Is parenting a virtuous, selfless process? Or do we sneak a quid pro quo clause into it?

Recently, I read of China coming up with a law that says adult children must visit their aged parents. Apparently, parents who feel neglected by their children can take them to court (Give me a minute, I'll call my mother and be right back although she is not what I would describe aged and is more active than I am).

The report says that Chinese state media have been carrying stories of many elderly people being abandoned or neglected. So, it is now a legal obligation for adult children to visit their parents often, although there is no clear indication of the frequency. In the context of this development, my thoughts have gone on a particular tangent. While debate on legal and moral obligations toward parents (and the role of the state in managing them) is an area worthy of multiple viewpoints and interesting discussion, I've been thinking about the nature and functions of parenting itself. And the cultural associations that go with parenthood.

Parenting is often considered the ultimate selfless task that we would take up in this world. Sacrificing needs for the sake of children is considered noble and virtuous. Most parents put in at least 18 years, if not more, in getting their children ready for the world of adulthood, careers and living independently. On film, television, books and billboards, parenthood is wrapped in a warm glow of virtue.

But is there an unwritten contract of parenthood? When we become parents, is there some fine print where we tell our children "I'm doing all this so that when I'm old and feeble, you will take care of me"? Are we unconsciously telling our toddlers - handholding them as they take their first steps - "I'm doing this for you now so that you'll do this for me one day"? Even as we pack school lunches, attend PTA meetings or take the kids to a doctor for a flu shot, are we doing that as a quid pro quo for the future?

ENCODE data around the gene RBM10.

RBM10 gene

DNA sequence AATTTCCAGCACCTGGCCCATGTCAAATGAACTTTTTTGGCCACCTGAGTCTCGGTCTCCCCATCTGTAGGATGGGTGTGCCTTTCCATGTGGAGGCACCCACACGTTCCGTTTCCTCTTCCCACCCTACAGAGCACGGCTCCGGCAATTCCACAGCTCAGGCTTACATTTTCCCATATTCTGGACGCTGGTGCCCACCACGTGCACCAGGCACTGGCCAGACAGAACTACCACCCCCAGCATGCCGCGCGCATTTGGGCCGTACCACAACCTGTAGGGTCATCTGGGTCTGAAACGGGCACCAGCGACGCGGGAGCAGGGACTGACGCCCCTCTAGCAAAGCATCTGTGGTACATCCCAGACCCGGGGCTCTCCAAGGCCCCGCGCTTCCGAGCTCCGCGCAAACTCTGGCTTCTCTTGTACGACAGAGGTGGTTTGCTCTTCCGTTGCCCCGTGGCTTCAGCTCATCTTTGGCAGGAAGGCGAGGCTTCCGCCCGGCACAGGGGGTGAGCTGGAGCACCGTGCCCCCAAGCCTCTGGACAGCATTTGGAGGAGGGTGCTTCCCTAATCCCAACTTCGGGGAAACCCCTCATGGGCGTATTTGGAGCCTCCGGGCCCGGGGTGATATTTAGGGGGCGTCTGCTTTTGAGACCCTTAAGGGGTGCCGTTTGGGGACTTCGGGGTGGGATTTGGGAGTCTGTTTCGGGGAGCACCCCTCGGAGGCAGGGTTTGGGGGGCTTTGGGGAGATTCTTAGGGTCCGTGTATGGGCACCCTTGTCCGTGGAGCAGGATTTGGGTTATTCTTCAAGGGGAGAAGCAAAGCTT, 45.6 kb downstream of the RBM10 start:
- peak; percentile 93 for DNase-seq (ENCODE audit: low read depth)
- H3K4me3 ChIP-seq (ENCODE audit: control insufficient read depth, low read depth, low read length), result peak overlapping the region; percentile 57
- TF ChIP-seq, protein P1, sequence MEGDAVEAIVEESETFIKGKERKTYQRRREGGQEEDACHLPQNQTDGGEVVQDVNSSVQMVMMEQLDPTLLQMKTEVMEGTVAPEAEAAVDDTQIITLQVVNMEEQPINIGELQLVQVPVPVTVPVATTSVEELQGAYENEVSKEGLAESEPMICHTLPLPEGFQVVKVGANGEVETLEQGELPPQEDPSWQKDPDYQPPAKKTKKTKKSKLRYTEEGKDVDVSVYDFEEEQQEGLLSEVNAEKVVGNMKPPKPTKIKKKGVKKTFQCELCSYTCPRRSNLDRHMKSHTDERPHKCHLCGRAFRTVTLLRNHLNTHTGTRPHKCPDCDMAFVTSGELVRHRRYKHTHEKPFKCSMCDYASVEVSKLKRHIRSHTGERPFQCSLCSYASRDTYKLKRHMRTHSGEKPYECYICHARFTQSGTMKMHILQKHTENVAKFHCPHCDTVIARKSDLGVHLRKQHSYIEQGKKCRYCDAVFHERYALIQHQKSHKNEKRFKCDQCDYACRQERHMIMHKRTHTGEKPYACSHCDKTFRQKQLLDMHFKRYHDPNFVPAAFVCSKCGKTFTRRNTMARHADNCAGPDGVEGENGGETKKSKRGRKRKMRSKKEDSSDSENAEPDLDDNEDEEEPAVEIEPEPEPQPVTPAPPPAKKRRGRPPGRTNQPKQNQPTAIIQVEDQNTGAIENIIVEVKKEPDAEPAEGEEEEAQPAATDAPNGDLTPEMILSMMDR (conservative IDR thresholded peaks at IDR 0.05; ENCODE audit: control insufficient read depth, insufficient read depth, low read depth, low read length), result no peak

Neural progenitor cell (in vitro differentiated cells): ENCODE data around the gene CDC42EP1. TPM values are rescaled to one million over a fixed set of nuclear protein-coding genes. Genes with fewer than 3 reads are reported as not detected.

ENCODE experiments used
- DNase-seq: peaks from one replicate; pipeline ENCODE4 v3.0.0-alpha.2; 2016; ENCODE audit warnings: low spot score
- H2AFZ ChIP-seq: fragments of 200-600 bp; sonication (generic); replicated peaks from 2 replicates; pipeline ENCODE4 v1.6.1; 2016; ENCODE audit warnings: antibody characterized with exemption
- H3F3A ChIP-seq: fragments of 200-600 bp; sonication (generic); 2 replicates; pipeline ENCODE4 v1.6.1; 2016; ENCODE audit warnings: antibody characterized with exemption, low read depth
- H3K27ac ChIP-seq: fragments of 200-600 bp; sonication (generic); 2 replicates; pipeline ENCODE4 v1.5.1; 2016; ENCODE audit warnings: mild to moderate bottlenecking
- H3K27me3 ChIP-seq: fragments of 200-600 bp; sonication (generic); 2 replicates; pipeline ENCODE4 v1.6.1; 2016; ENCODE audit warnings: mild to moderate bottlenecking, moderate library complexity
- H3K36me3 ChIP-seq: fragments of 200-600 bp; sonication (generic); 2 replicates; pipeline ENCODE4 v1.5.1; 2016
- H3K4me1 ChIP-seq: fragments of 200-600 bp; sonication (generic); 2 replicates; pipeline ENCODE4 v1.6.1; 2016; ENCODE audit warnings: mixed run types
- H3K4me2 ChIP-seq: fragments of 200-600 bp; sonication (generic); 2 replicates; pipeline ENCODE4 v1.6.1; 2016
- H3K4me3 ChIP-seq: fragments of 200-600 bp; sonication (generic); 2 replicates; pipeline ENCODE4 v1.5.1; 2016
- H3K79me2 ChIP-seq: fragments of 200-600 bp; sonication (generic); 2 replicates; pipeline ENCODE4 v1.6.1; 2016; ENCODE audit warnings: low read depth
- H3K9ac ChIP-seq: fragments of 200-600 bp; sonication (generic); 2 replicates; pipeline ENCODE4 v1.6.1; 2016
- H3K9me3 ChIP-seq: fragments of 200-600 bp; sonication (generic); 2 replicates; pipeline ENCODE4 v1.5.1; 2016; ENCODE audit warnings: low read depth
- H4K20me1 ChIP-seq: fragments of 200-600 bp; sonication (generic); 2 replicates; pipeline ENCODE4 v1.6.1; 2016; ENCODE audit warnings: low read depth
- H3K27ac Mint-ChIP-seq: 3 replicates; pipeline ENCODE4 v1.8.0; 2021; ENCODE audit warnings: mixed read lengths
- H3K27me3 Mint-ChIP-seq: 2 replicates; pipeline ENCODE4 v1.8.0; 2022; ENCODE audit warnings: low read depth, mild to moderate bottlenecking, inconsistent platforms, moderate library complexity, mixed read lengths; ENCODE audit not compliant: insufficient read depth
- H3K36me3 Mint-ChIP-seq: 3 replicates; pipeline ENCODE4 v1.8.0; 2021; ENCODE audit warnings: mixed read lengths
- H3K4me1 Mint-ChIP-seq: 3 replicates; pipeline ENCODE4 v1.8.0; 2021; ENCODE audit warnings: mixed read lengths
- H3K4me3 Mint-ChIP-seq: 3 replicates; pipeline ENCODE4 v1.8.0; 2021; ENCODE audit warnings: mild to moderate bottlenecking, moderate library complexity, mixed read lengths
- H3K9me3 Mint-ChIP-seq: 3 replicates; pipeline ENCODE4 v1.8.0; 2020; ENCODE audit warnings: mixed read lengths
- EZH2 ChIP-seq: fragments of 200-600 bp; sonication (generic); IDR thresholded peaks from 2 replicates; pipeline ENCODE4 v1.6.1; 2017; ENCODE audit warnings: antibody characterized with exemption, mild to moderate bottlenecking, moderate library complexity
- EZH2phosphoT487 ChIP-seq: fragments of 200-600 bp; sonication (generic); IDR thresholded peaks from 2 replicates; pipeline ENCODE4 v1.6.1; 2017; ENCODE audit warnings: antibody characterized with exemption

Might it be possible that if we could take a peek into the future where we find ourselves neglected by one of our children, we might decide to not take out a big education loan for his or her fancy degree?

The answers could be varied, but they would probably fall into two broad categories. The first category of answers may fall under the theme of "No, the joy of parenting is its own reward" and the second under the theme "Yes, surely there's nothing wrong with expecting my children to take care of me because I've put in so much effort into raising them". If the answer falls into the second category, then, we're clear - our children and the process of raising them is much like taking out an insurance policy for old age. If the answer falls in the first category, I would still think the expectation remains buried. Scratch the surface, go a little deeper and there it might be.

I'm wondering if the reciprocity argument is valid in filial duties, especially if we were to consider that children don't ask to be born and hence cannot be expected to assume the duty of caring for us. There are quite a few scholars who've put forth some controversial theories. Normal Daniels (1988) in his work "Am I my parents' keeper?" talks of parental responsibilities being self-imposed and that it does not naturally follow that children must take care of them in return. Jane English (1993) in "What do grown children owe their parents?" says that children don't owe parents something because the parent - child relationship is not a debt repayment one; she compares the relationship to more of a friendship rather than an obligatory one.

But in citing these thinkers, I have departed from my core question. Should parenting be glorified as a selfless and virtuous process? I would tend to think that most of us sneak a clause into parenting. That we would be able to, only at a very philosophical level, agree with Kahlil Gibran's lines: Your children are not your children. They are the sons and daughters of Life's longing for itself.

But then, reader, what about you? What do you think about the nature of parenting? Would you be angry or bitter if your child did not take care of you when you are old and need help? Would you be comfortable with equating the idea of parenting to paying EMIs toward a house you would secure in the future?